Background and status
The Albanian language, called shqip or shqipe by Albanians, is the only surviving member of its branch of the Indo-European language family and thus has no close relatives. It is spoken by over 7.6 million people in the south western Balkans, primarily in the Republic of Albania and in the neighboring countries which once formed part of the Yugoslav federation (Kosova, Macedonia, Montenegro and Serbia). In Albania itself, the language is spoken by the entire population of 3,087,159 inhabitants. Albanian is divided into two basic dialect groups: Gheg in the north of the country and Tosk in the south. The Shkumbin River in central Albania, flowing past Elbasan into the Adriatic, forms the approximate boundary between the two dialect regions. Here, in a zone 10 - 20 km wide, intermediate dialects are also found.
Standard Albanian, based on the Tosk dialect, is the official language of Albania, and one of the official languages of Kosovo and Macedonia, is spoken in southern Albania, Turkey, Greece and Italy, while Gheg is spoken in Serbia and Montenegro, Kosovo, Macedonia, northern Albania and Bulgaria. The dialects are more or less mutually intelligible, and transitional varieties of Albanian are spoken in central Albania.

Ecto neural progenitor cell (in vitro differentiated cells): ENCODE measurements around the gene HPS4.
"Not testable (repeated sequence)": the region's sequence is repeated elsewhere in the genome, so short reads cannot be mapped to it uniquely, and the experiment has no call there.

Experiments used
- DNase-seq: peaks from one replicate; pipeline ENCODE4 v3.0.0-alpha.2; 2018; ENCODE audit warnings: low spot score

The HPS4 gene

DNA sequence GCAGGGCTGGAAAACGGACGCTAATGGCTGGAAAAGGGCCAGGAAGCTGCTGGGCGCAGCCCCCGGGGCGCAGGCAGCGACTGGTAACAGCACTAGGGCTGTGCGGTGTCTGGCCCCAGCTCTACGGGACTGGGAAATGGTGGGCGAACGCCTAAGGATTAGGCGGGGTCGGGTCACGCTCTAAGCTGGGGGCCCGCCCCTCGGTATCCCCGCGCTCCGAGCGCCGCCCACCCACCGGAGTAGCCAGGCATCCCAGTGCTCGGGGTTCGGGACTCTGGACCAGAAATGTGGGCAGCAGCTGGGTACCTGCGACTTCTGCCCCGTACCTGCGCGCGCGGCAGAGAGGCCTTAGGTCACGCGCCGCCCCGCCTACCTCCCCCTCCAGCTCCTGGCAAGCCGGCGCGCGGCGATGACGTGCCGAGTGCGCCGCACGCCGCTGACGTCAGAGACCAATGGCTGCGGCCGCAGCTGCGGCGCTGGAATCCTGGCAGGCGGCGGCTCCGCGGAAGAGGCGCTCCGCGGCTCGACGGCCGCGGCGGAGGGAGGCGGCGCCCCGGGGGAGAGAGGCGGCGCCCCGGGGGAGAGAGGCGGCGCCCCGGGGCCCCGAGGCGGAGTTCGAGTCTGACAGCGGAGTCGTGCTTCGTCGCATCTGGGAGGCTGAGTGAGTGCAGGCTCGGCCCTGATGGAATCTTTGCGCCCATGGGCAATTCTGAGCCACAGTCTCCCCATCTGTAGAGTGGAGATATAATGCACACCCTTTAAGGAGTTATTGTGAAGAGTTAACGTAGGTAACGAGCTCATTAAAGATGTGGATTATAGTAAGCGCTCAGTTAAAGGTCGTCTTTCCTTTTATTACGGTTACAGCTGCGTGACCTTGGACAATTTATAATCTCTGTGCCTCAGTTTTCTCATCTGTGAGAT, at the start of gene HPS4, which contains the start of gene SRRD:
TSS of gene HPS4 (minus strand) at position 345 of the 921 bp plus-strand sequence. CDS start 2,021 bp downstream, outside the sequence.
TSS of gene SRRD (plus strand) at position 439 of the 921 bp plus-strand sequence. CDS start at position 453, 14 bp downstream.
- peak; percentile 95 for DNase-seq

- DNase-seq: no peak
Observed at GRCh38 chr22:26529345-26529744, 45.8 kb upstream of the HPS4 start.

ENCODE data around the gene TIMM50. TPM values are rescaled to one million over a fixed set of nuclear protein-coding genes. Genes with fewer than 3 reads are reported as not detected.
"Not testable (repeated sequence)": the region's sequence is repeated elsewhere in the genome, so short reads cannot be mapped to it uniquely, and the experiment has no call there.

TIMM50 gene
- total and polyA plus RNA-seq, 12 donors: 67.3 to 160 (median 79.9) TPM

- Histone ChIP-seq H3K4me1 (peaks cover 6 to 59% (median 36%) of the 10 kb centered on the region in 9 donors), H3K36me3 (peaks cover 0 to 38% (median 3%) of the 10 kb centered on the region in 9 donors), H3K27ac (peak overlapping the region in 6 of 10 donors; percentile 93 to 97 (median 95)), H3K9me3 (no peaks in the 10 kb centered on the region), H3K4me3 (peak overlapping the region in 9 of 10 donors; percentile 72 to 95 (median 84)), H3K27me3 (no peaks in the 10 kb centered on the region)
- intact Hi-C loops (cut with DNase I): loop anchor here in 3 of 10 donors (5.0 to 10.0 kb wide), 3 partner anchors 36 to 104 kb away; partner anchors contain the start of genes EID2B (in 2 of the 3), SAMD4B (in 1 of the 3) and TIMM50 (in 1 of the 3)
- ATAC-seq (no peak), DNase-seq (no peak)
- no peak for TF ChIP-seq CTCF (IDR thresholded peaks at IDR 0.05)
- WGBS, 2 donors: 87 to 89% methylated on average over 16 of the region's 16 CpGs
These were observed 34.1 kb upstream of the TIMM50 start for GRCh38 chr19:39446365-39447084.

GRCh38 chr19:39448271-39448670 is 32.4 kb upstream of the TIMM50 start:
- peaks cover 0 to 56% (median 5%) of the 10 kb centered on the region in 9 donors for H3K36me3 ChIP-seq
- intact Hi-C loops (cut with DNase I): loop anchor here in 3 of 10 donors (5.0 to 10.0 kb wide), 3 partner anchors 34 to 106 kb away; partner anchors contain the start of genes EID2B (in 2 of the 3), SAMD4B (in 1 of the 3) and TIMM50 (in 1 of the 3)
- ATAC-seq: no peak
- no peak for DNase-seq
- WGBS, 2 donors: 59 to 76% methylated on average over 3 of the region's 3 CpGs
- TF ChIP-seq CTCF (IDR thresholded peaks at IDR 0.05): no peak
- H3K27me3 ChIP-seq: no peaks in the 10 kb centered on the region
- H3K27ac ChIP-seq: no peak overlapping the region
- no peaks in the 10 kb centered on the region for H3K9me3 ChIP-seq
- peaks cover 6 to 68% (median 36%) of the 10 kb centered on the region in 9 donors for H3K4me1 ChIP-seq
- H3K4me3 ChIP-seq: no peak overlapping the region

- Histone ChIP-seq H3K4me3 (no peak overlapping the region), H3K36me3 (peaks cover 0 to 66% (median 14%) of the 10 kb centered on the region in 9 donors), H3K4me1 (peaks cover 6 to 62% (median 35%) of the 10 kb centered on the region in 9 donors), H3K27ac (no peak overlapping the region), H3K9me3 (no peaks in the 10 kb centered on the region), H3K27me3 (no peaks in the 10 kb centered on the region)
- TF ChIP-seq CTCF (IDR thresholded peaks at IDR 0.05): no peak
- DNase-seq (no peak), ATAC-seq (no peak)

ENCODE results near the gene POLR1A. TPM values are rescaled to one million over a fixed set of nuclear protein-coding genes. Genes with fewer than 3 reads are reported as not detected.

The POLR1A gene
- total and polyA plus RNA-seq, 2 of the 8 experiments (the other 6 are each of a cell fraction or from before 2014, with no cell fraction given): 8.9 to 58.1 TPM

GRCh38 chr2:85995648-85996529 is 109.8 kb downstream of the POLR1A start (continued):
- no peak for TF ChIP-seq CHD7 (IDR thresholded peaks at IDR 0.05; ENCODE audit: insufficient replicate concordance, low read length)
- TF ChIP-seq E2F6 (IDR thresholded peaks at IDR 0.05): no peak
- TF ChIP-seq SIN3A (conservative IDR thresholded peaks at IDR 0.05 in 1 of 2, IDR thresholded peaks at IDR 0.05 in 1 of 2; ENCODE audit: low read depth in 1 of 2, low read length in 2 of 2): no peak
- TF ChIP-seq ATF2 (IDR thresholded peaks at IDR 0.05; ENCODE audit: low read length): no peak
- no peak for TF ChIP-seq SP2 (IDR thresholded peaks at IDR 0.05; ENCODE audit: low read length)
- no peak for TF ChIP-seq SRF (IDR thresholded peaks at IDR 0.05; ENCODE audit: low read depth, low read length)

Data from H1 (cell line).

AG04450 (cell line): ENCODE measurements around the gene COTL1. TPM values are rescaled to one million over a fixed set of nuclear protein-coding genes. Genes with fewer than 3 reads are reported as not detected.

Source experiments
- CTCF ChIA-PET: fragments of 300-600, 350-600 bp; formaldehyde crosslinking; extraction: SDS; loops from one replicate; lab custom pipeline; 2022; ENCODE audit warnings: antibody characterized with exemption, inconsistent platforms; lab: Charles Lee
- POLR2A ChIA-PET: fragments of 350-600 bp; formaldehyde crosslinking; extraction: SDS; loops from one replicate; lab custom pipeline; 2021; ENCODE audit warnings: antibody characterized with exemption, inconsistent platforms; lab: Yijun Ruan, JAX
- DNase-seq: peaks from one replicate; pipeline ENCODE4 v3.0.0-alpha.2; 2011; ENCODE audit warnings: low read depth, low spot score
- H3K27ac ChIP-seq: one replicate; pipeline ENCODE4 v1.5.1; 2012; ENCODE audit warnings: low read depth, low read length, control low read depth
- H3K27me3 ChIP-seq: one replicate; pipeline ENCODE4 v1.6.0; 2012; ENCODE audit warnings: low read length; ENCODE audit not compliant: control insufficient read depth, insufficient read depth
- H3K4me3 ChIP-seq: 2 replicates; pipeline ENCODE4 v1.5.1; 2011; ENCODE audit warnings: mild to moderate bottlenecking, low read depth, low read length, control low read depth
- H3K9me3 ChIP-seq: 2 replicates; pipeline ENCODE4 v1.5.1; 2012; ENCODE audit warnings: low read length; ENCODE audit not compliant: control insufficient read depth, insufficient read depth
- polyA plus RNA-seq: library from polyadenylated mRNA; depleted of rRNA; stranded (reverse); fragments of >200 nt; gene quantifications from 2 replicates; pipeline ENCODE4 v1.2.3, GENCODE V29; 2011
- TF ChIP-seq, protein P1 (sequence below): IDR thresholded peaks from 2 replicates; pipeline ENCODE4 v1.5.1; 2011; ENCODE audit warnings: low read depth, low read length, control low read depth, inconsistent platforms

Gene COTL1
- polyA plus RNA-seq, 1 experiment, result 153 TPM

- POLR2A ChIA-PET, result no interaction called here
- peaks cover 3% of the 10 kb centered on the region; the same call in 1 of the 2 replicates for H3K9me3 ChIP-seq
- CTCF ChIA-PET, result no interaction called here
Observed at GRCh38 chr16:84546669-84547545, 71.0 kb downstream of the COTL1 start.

Growth and usage
Standard Albanian is the medium of instruction in most Albanian schools. The literacy rate in Albania for the total population, age 9 or older, is about 99%.
It is also the language used in government, law and administration. And business in the print media is booming. The establishment of political pluralism and a market economy in 1991 brought with it the collapse of the state’s monopoly in the Albanian media market. Before 1990, only two daily national papers were printed. Today 28 national dailies are printed – a considerable figure when compared to the number of print media publications in countries with populations much larger than Albania’s.